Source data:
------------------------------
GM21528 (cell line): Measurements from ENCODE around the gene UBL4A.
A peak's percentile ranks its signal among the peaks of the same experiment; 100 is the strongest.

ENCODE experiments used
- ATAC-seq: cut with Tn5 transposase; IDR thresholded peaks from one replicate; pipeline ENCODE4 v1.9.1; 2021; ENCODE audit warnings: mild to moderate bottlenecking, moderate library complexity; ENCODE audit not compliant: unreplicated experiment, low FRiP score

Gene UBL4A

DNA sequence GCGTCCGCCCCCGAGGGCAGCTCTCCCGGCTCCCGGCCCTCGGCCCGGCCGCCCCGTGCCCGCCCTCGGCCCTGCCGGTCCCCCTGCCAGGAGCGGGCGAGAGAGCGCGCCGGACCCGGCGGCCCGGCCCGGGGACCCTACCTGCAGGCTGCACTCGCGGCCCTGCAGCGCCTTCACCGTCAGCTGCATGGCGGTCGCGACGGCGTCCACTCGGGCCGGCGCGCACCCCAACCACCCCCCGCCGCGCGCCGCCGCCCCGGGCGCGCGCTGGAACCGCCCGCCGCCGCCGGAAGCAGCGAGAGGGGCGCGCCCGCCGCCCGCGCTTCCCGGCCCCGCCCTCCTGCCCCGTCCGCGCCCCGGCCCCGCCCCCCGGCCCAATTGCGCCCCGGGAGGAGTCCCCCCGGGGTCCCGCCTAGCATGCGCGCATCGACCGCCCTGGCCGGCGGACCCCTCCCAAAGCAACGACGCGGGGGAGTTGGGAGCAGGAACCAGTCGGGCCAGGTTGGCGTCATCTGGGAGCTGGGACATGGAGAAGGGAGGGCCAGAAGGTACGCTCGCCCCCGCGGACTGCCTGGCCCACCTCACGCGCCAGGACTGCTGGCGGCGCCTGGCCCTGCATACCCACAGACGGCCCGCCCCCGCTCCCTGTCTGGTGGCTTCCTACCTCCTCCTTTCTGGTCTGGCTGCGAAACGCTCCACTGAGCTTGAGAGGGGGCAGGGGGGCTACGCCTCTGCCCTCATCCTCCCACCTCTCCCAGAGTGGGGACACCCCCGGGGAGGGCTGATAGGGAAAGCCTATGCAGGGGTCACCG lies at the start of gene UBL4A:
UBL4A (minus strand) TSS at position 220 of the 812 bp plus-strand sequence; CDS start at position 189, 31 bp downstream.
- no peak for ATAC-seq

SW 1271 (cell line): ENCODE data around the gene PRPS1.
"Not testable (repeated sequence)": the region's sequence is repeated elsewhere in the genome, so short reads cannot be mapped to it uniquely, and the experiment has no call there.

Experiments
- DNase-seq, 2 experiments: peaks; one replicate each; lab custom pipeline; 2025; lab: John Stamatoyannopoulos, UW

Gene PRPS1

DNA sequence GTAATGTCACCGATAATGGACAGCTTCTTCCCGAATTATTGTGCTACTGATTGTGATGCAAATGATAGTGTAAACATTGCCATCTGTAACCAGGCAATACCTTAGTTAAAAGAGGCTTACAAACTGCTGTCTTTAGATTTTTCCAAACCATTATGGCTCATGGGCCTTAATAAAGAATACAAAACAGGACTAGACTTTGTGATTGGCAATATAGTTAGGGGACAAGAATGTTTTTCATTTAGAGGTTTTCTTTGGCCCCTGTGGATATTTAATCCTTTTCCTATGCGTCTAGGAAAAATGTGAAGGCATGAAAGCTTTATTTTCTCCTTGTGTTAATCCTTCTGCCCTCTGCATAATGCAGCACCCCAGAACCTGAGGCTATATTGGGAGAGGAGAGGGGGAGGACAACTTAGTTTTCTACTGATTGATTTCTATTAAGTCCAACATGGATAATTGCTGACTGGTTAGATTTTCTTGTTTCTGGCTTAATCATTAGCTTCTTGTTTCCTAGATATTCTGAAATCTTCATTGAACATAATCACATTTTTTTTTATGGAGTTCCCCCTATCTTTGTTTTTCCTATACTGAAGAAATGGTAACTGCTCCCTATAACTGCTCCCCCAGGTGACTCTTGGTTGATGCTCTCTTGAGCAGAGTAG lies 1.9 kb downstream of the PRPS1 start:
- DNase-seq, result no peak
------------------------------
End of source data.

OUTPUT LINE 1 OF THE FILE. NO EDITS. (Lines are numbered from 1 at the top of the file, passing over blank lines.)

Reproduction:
GM21528 (cell line): Measurements from ENCODE around the gene UBL4A.